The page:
Some people do this every night before shutting down. Others, after every “browsing” session. I do it a little more casually than that — I run CCleaner at least once a week, as GP. But I make a point of running it after each time I visit a new website for the first time (which I do several times a day) with a special emphasis on Internet “temp” files. (Those files contain a Trojan.downloader more often than you might think!)
Why not? Running CCleaner’s cleaner tool takes about 30 seconds.. or less.

Now let’s look at the Registry tool: It is very important you understand – so important, in fact, I wrote: Top Tech Tip #2: Leave Registry Cleaners Alone – that one does not fiddle lightly with the Windows Registry. I cannot tell you how many times someone has come to me with messed up systems because they downloaded some “optimizer” hoping for faster Internet, or because their ancient machine crawls along like a turtle. (I reco you take a look at the article now.. it will open in a separate place.)
Registry defraggers/optimizers/”tune ups”/etc. is one of the bigger scams going. And everyone has one for sale. Why? Because the “average computer user” is ignorant of the facts. It’s that simple.

CCleaner is one of the (few) exceptions. And there are certain times when Registry cleaning is advisable (as the article above mentions).

1) Click on the “Registry” icon on the left. Again, note my selections.

—> —> ANSWER “YES”. MAKE A BACKUP!!! <— <—
(I Save directly to C:\, and name the file “regbackup”. To make it easy to find in an emergency.)

Someone will look at this and want to comment on why I have un-checked the first two. Let me answer that now. You do not have to follow my practice. You have made a backup, after all.
But, I do not trust anyone but myself to decide which dynamic link libraries (DLL‘s) I might need; and just because I haven’t used a file extension yet, doesn’t necessarily mean I want to remove a Registry pointer. (And.. I do not think of Help files as “space wasters”.) Yes, CCleaner’s Reg tool is safe, but messing with the Registry can introduce as many ‘glitches’ as it cures, and this habit of mine reduces the chance of that.. IMHO.

My Registry scan shows no “errors”. But yours – most likely – will. Maybe several hundred of them. Go ahead and ‘fix’ them. (I repeat: ANSWER “YES”. MAKE A BACKUP!!!)

2) Run the scanner again. (You do not need to save backups during these additional sweeps, but if you do, label them regbackup2, regbackup3, etc.)

3) Run it again, and again if you have to… until it reports “no errors found.”

This will not turn your turtle into thoroughbred race horse. But it may very well cure those strange “computer oddities” (aka ‘glitches’).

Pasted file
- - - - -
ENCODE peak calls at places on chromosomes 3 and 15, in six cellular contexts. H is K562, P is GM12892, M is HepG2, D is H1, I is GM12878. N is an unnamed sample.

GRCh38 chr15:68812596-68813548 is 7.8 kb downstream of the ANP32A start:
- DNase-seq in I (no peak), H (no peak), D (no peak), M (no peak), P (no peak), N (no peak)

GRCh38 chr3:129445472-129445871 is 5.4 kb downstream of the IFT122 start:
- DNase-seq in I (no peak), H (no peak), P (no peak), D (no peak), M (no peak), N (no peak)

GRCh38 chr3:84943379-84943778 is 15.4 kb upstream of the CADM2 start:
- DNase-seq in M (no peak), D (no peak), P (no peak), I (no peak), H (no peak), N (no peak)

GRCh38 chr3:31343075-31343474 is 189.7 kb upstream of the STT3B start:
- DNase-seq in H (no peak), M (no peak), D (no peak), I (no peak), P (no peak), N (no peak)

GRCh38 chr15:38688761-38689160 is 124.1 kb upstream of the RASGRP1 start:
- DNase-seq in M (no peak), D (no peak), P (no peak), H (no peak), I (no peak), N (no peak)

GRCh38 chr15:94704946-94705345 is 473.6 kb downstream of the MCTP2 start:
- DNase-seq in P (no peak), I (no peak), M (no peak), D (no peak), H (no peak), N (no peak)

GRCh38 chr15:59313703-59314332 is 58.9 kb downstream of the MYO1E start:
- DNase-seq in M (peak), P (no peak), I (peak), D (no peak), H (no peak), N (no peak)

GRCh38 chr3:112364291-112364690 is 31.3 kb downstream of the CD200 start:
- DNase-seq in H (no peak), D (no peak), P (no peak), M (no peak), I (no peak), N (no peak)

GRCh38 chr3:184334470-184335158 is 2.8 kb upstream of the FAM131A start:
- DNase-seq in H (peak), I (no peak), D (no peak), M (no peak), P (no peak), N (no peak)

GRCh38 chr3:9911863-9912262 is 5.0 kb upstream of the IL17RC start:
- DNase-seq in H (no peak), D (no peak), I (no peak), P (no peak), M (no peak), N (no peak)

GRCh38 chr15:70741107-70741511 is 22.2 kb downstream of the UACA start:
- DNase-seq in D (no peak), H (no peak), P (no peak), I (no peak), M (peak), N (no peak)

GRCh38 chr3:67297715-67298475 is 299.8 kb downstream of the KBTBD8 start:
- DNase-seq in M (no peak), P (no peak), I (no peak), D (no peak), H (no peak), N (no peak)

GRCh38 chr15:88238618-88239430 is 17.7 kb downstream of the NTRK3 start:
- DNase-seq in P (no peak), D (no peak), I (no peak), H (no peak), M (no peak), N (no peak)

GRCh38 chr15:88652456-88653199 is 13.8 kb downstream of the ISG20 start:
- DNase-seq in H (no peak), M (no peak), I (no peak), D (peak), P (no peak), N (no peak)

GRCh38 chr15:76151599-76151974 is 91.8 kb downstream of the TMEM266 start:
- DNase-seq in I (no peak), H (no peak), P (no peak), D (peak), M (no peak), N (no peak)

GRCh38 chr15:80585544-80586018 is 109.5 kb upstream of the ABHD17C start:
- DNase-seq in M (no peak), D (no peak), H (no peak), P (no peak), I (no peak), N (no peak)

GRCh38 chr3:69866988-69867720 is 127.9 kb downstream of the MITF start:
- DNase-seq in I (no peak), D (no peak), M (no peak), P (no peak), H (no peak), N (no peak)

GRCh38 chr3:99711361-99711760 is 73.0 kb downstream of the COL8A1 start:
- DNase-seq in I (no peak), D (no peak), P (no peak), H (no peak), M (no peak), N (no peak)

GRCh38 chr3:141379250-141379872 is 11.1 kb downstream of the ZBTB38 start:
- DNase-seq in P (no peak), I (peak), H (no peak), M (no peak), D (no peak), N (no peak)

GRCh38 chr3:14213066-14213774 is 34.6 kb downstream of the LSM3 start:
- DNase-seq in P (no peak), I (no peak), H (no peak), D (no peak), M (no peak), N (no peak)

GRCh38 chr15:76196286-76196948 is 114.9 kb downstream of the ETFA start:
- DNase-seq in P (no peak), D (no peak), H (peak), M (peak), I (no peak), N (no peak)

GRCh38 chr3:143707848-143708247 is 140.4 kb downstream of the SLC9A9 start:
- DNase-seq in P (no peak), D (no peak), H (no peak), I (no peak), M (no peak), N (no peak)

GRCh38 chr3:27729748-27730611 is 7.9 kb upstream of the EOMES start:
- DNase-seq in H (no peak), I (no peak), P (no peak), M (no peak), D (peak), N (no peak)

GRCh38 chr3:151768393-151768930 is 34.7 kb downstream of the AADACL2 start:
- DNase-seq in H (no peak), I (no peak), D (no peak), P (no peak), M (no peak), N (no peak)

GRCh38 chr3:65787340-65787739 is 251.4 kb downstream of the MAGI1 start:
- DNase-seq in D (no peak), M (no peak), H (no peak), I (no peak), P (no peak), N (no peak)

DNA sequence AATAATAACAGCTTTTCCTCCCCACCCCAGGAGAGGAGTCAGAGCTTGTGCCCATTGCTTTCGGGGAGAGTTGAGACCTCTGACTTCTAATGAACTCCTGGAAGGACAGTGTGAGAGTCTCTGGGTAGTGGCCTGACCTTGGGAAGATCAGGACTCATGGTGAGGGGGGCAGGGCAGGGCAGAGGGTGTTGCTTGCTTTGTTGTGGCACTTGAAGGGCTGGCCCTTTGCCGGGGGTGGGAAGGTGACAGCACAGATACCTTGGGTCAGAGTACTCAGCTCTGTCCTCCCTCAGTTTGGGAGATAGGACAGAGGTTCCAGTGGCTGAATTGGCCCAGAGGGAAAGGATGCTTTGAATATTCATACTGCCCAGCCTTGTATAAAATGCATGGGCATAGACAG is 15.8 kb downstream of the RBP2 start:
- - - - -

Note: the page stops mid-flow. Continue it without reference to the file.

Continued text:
I encourage you to explore CCleaner’s Toolbox as well. I use use the Startup tool instead of msconfig, for example. If you are not already a CCleaner fan, click on the CNet image (top of article): read Seth’s review: download.

I have been using CCleaner for a lot of years, and this new version is everything I’ve come to expect, and more. (I especially like the improved 64-bit support.. one of those invisible “under the hood” items..)
And yes. I meant what I said about ‘go anywhere’. I copy CCleaner from my Program Files folder onto the thumbdrive that is my keychain’s fob.

Copyright 2007-2010 © “Tech Paul” (Paul Eckstrom). All Rights Reserved.


>> Folks, don’t miss an article! To get Tech – for Everyone articles delivered to your e-mail Inbox, click here, or to subscribe in your RSS reader, click here. << 


Share this post :

November 17, 2010 Posted by | computers, file system, free software, how to, Internet, PC, performance, privacy, security, software, tech, tweaks | , , , , , , , , , , , , , | 14 Comments

Backups on a Budget

Sometimes the questions readers write in with are worthy of your attention.. and the answers worthy of an article.

Q: Paul:
I have been following your tech advice for quite some time and recently watched the video of “Don’t be a Billy”. One of the subjects you are constantly telling your clients and readers is to back-up, back-up and back-up. Kind of like Real Estate, location, location, location.

My question to you is I can’t spend the money now on a portable hard drive. CD’s and thumb drives do not have the space to do a full system back up. What is the common person to do if we don’t have servers, or another means to do a back up?
~ L.C.

A: L.C.,
Yes. It’s true. Making a backup copy (on some other media than your hard drive) of your digital photographs, important digital documents, business-related emails, etc. is one of life’s DO IT! items — that nobody does.
FACT: computers/hard drives fail.
FACT: without a backup copy, your files can be gone for ever. Poof! Gone. (Or cost a thousand or so to “recover”.)
FACT: Do the right thing (now) so you won’t be sorry (later) – backup!

OK. To your question: